July 28, 2010

Hunters Point Redevelopment Plan For 10,500 New Units Approved!

Proposed Hunters Point Waterfront Promenade

San Francisco’s Board of Supervisors approved the redevelopment plans for Hunters Point by a vote of 10-1 yesterday. Supervisor Daly offered the sole dissenting vote.

In 2008 San Francisco voters rejected a ballot measure which would have required 50 percent of the proposed 10,500 new Hunters Point residential units to be below market rate, but yesterday Supervisor Daly proposed a do-over amendment once again calling for at least half of the residential units to be affordable (up from an already unprecedented 32 percent). The board rejected Daly’s amendment by at vote of 6-5 with supervisors Avalos, Campos, Mar, and Mirkarimi joining Daly on the losing side.

The board also rejected a proposed amendment from Supervisor Mirkarimi to eliminate a contentious bridge across Yosemite Slough connecting Hunters Point and Candlestick. Expect legal challenges to follow.

And to quote Lennar vice president Kofi Bonner, "now we have to find some money."

The Grand Plan And Aesthetics For Candlestick/Hunters Point [SocketSite]
S.F. supes approve Hunters Point redevelopment [SFGate]
BOS Today: Redevelopment, Rezoning, Replacement And Reclamation [SocketSite]
Results: Proposition 98 Fails/99 Passes, Measure F Fails/G Passes [SocketSite]

First Published: July 28, 2010 7:45 AM

Comments from "Plugged In" Readers

Daly rejected. What happened? They didn't want to add a 50,000-bed homeless shelter to the mix along with a shopping cart parking next to the handicap spots?

Posted by: lol at July 28, 2010 8:26 AM

lol - Daly demanded that 50% of the housing be made affordable, despite acknowledging that the project wouldn't be financially feasible for Lennar to do so.

The sooner this idiot leaves for Fairfield, the better.

Posted by: Fishchum at July 28, 2010 8:29 AM

A bubbly real estate market could allow Daly's ideas to thrive along with a normal business environment. Now that the bubble has burst, these over-reaching measures just prove impossible to fund. In addition, all the unsold BMRs provide a cautionary tale to future developers.

Funny that excesses of capitalism helped social causes. That's all gone now. Daly should be less greedy.

Posted by: lol at July 28, 2010 8:48 AM

Wow, this vote was close. While any of the "no" Supervisors voting yes would have effectively killed this project, Dufty is the most obvious swing vote here. It just shows how important the D8 election is going to be for the future of San Francisco. Does anyone know how the various D8 Supervisor candidates stood on the issue?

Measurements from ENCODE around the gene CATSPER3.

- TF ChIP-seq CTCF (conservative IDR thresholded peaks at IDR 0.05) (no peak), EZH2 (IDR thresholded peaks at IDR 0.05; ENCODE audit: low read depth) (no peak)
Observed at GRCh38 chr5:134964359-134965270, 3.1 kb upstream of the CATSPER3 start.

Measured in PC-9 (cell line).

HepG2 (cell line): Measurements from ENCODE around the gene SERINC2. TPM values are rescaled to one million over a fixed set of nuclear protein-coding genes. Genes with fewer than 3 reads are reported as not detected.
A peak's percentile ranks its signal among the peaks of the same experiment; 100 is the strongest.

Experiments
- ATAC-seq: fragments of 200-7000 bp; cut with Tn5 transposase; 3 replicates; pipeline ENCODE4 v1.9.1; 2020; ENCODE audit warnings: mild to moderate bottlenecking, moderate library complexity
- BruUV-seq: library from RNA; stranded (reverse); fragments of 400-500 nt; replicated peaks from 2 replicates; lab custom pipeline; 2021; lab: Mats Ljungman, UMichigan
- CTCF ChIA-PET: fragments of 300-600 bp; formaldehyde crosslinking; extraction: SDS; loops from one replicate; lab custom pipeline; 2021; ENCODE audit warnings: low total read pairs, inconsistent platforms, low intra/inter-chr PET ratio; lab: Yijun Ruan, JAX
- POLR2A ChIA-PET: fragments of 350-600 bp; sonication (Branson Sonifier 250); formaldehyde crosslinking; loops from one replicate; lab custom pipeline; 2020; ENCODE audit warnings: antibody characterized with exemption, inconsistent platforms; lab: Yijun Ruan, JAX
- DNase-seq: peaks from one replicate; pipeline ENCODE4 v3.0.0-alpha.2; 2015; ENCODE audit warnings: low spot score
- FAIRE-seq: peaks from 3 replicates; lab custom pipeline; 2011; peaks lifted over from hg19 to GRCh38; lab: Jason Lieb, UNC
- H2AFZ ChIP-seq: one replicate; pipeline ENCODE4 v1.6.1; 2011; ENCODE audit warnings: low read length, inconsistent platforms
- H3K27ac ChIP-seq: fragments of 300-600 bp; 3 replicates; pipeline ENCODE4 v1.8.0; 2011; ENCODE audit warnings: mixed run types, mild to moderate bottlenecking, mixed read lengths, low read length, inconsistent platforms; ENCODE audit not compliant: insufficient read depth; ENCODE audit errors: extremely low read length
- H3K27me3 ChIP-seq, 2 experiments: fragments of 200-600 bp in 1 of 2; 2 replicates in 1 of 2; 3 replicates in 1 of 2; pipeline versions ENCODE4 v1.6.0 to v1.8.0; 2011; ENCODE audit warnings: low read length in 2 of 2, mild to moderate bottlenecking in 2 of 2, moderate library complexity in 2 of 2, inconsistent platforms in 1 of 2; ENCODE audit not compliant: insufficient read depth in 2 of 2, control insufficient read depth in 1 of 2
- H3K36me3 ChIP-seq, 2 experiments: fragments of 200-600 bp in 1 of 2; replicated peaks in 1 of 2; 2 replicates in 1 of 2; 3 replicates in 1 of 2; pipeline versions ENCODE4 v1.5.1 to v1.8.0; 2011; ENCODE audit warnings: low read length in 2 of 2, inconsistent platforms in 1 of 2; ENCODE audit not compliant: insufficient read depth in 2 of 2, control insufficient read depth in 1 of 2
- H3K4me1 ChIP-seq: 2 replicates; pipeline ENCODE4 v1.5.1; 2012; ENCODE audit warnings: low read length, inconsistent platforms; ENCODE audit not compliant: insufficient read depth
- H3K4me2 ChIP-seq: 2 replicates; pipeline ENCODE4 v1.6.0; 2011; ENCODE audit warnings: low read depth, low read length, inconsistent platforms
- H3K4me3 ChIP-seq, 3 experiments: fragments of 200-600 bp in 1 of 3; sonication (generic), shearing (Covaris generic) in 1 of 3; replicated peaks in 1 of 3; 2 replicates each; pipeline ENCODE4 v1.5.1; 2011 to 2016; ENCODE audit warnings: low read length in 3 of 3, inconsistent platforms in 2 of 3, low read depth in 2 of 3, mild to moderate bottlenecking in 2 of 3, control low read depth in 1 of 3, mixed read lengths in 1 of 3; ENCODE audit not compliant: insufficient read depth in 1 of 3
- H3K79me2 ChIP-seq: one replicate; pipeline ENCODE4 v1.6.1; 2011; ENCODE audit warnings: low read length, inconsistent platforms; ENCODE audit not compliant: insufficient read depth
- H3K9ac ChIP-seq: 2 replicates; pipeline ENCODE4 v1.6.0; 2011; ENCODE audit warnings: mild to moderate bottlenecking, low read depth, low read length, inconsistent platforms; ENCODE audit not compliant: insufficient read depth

Posted by: NoeValleyJim at July 28, 2010 9:04 AM

I'm glad to see the Yosemite Slough bridge in the plan. It seems as if omitting the bridge would result in longer trips and more pollution overall.

Posted by: The Milkshake of Despair at July 28, 2010 9:35 AM

I can't even figure out what the opposition to the bridge was. Does anyone know why it was controversial?

Posted by: NoeValleyJim at July 28, 2010 9:42 AM

I know why the bridge was controversial when it was first proposed (by Willie Brown) and I'm assuming it's the same: environmental impact.

Not that I agree with this reasoning, but some folks think that building a bridge over the Slough, which has some habitat value (degraded though it is) would hurt the birds and fishies and the potential to improve the slough as a real environmental resource. I'm pretty sure that SF Audubon came out pretty strongly against the proposal.

Posted by: curmudgeon at July 28, 2010 9:51 AM

Yay!

Posted by: Tweety at July 28, 2010 9:58 AM

Put the bridge in... if i swam across i would probably cause more of an environmental impact.

Posted by: SF Seal at July 28, 2010 10:08 AM

I live in D5 and am starting to get annoyed with Mirkarimi. Either vote against the project entirely, or vote in a way that lets it proceed. Do not be a [Removed by Editor] and vote for an amendment that makes it impossible, then later vote to let it proceed as planned.